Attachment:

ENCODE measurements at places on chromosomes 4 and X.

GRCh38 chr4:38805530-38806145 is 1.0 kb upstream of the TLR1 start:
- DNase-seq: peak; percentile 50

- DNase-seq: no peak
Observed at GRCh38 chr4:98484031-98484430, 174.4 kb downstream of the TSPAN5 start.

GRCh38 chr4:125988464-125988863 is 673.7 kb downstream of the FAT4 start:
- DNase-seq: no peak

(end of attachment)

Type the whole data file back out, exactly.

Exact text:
ENCODE measurements at places on chromosomes 4 and X.

GRCh38 chr4:38805530-38806145 is 1.0 kb upstream of the TLR1 start:
- DNase-seq: peak; percentile 50

- DNase-seq: no peak
Observed at GRCh38 chr4:98484031-98484430, 174.4 kb downstream of the TSPAN5 start.

GRCh38 chr4:125988464-125988863 is 673.7 kb downstream of the FAT4 start:
- DNase-seq: no peak